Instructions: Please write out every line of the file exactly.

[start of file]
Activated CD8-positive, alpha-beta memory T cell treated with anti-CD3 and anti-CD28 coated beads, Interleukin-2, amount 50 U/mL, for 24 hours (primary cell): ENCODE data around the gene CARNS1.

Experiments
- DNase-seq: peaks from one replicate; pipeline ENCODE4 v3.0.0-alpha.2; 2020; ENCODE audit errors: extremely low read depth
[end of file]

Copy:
Activated CD8-positive, alpha-beta memory T cell treated with anti-CD3 and anti-CD28 coated beads, Interleukin-2, amount 50 U/mL, for 24 hours (primary cell): ENCODE data around the gene CARNS1.

Experiments
- DNase-seq: peaks from one replicate; pipeline ENCODE4 v3.0.0-alpha.2; 2020; ENCODE audit errors: extremely low read depth